A few days ago, students going to Secondary One found out which school they were posted to. Some would certainly have rejoiced in the school they would be spending the next few years in, while others may not have been as happy. For seven schools, they learnt that they will not be getting any new Secondary One students when school starts next year. The seven schools are Balestier Hill Secondary, Henderson Secondary, MacPherson Secondary, North View Secondary, Pioneer Secondary, Siglap Secondary and Si Ling Secondary. MOE attributed this to the trend of falling cohort sizes. This also resulted in there being less students posted to some secondary schools this year.
In case you don’t know how the posting system for secondary schools work, let me briefly explain. If my memory is correct, the way the system works is like this: Each student chooses six secondary schools. He ranks them in order of his preference. MOE then ranks all the students that need to be posted to secondary schools according to their PSLE results. The top scorer gets his first choice. The second highest score student will get his first choice. But the top 400th scorer may not get his first choice. Because there is a possibility that the first choice school of the top 400th scorer is already full. In that case, then the system checks to see if the second choice school of that student still has vacancy. If there still is vacancy in that school, then the student gets posted to that school. And the process repeats with the system going down the list of students and going down the preferences as stated by each student. This happens until all students are posted into a secondary school. If all the six schools you chose are already full by the time it’s your turn to get posted? Then MOE will post you to a school that’s nearest to your residential address that still has a vacancy.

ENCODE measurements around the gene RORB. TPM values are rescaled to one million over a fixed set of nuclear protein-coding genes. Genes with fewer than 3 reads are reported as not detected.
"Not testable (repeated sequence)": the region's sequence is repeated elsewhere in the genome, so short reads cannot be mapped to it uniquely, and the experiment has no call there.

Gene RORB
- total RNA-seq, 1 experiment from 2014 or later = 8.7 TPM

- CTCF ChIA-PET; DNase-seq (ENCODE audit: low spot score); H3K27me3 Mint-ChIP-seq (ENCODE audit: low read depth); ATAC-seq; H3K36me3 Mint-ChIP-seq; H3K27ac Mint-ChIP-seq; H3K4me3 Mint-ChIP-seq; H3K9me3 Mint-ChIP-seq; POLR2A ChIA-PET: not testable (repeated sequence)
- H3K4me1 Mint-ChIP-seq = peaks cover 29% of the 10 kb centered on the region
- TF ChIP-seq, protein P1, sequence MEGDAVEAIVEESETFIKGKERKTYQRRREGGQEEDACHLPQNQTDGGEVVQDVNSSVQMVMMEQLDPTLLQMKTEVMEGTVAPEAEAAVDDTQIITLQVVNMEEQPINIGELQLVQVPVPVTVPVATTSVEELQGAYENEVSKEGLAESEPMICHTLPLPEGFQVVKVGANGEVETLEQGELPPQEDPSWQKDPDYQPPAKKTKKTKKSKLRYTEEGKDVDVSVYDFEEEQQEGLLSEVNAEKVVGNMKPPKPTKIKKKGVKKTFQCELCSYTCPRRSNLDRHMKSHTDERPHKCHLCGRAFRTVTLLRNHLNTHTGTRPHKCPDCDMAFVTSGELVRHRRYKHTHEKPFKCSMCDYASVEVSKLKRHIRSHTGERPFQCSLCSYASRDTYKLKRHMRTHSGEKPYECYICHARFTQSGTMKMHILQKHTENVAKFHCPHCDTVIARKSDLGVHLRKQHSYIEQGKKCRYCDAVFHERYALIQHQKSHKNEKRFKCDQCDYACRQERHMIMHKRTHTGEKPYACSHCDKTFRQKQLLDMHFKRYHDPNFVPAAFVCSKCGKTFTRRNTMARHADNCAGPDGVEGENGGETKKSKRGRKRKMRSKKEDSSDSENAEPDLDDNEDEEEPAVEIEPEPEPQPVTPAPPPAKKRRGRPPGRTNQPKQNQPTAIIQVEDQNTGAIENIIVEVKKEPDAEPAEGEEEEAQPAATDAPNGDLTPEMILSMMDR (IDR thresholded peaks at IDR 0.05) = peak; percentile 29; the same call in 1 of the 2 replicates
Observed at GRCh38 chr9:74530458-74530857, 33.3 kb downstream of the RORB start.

I think this is the first time that there are this many secondary schools that don’t didn’t get any secondary one students posted to them. I wonder if any students actually chose any of the seven schools. If there were, how many were then posted to schools that weren’t any of their choices? How did MOE decide which schools to post those students to? Unlike being posted to a school that isn’t your choice because you didn’t do well in PSLE, it’s not entirely the students’ fault that there weren’t enough students choosing to go to the school that you actually didn’t mind attending. Do those students get to choose again?
At least one person was quite livid about this situation. Local (former?) celebrity Patricia Mok said this on her Facebook page:
Don’t know why she was “send (sic) straight away to a newly (sic) YJC”. But she is definitely wrong in attributing her posting to “Sg educators”. No teachers nor principals are involved in deciding the posting of any students in Singapore. The posting of students is done by a computer system. Any manual adjustments (which are very very few) are done by staff of MOE who most likely have never taught in any schools in their lives.
The only MOE personnel that have any experience as teachers involved in the whole posting process probably comes at the stage of crafting/changing the policies that get fed to the computer system that posts students. At that stage, those personnel look at the system as a whole. They look at changes in cohort sizes, desired teacher-to-student ratio, available infrastructure, etc. They try to balance resource constraints and demand by students to achieve the best outcome for all the students in our educational system. In doing so, some students might appear to lose out. But as a whole, I think the system works, and the benefits outweigh the costs.
What is curious though, is that MOE didn’t foresee to merge those seven schools earlier. Could MOE have decided to stop some of those seven schools from taking part in the Secondary One Posting Exercise this year in preparation for them to be merged with other schools in 2016? That would have avoided situations where students chose one of the seven schools and had to be posted to a school that they didn’t choose.
In any case, the students will survive. After all, all schools in Singapore are good schools, right?
[Featured image: TODAY file photo]